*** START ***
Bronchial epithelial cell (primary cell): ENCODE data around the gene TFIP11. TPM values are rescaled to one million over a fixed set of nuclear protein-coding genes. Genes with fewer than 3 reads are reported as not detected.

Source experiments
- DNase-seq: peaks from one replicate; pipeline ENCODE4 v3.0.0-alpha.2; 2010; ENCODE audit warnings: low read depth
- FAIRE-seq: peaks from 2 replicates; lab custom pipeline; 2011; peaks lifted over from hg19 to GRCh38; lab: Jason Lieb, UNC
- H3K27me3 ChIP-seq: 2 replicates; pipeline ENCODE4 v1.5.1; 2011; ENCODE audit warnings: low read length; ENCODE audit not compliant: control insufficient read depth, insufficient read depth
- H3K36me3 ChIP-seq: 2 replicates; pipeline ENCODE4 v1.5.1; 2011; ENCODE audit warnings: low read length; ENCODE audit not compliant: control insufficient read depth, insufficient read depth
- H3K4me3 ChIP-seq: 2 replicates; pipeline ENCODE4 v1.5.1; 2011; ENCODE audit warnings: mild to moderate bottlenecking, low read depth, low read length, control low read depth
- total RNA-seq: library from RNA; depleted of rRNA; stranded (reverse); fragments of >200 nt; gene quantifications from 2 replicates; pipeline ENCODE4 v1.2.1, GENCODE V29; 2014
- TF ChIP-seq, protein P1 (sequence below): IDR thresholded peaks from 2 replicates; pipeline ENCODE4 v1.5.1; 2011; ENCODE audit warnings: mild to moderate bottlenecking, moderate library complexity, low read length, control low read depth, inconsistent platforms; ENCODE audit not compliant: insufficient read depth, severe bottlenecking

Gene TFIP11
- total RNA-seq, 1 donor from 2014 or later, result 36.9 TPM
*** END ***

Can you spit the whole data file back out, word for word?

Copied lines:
Bronchial epithelial cell (primary cell): ENCODE data around the gene TFIP11. TPM values are rescaled to one million over a fixed set of nuclear protein-coding genes. Genes with fewer than 3 reads are reported as not detected.

Source experiments
- DNase-seq: peaks from one replicate; pipeline ENCODE4 v3.0.0-alpha.2; 2010; ENCODE audit warnings: low read depth
- FAIRE-seq: peaks from 2 replicates; lab custom pipeline; 2011; peaks lifted over from hg19 to GRCh38; lab: Jason Lieb, UNC
- H3K27me3 ChIP-seq: 2 replicates; pipeline ENCODE4 v1.5.1; 2011; ENCODE audit warnings: low read length; ENCODE audit not compliant: control insufficient read depth, insufficient read depth
- H3K36me3 ChIP-seq: 2 replicates; pipeline ENCODE4 v1.5.1; 2011; ENCODE audit warnings: low read length; ENCODE audit not compliant: control insufficient read depth, insufficient read depth
- H3K4me3 ChIP-seq: 2 replicates; pipeline ENCODE4 v1.5.1; 2011; ENCODE audit warnings: mild to moderate bottlenecking, low read depth, low read length, control low read depth
- total RNA-seq: library from RNA; depleted of rRNA; stranded (reverse); fragments of >200 nt; gene quantifications from 2 replicates; pipeline ENCODE4 v1.2.1, GENCODE V29; 2014
- TF ChIP-seq, protein P1 (sequence below): IDR thresholded peaks from 2 replicates; pipeline ENCODE4 v1.5.1; 2011; ENCODE audit warnings: mild to moderate bottlenecking, moderate library complexity, low read length, control low read depth, inconsistent platforms; ENCODE audit not compliant: insufficient read depth, severe bottlenecking

Gene TFIP11
- total RNA-seq, 1 donor from 2014 or later, result 36.9 TPM